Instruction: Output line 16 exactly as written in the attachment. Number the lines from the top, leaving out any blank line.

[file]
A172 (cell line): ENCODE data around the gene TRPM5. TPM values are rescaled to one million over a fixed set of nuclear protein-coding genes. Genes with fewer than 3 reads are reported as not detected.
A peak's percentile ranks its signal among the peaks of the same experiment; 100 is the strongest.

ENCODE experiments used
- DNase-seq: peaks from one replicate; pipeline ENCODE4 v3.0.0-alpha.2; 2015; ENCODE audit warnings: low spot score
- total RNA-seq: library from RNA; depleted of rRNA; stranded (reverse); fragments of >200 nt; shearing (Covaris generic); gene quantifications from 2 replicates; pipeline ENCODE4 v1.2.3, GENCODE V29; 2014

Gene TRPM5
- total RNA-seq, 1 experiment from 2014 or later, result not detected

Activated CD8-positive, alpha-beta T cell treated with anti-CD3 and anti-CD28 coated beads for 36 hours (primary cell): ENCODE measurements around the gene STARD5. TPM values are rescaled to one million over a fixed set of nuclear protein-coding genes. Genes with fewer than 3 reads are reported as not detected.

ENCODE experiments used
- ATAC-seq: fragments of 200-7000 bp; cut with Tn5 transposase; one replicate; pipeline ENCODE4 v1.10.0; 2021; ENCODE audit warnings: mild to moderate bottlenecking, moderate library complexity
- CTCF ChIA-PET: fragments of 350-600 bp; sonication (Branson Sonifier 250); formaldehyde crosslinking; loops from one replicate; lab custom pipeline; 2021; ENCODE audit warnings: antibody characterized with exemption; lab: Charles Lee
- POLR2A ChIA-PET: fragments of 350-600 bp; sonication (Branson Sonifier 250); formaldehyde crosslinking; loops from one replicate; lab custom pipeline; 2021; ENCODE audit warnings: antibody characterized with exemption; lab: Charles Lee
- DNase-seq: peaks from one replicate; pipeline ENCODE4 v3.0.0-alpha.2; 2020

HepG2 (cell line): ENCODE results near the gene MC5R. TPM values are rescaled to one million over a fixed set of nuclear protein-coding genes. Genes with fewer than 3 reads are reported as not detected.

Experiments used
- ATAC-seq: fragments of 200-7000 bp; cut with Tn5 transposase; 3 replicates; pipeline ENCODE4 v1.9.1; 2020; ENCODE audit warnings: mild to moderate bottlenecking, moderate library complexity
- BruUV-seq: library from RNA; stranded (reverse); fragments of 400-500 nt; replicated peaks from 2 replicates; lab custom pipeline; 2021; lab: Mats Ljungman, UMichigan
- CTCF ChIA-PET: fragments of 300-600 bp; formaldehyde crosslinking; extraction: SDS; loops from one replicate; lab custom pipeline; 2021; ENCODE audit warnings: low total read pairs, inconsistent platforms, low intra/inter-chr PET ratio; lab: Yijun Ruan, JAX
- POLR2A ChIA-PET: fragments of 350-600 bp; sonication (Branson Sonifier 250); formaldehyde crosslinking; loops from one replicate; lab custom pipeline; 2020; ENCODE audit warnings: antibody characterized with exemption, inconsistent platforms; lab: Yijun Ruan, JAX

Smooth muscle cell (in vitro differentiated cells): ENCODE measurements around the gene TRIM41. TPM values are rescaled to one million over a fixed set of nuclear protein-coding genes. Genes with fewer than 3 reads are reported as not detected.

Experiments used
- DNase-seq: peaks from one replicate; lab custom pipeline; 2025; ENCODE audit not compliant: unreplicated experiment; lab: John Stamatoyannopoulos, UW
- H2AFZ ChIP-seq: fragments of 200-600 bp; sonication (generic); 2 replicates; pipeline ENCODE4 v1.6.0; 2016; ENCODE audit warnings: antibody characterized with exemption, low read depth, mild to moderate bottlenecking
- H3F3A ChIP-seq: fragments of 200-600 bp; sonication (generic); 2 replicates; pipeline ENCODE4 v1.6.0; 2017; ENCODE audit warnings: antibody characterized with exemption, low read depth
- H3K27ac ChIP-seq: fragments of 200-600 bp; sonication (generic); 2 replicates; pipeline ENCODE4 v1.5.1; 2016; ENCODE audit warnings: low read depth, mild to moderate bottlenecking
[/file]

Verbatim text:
- ATAC-seq: fragments of 200-7000 bp; cut with Tn5 transposase; 3 replicates; pipeline ENCODE4 v1.9.1; 2020; ENCODE audit warnings: mild to moderate bottlenecking, moderate library complexity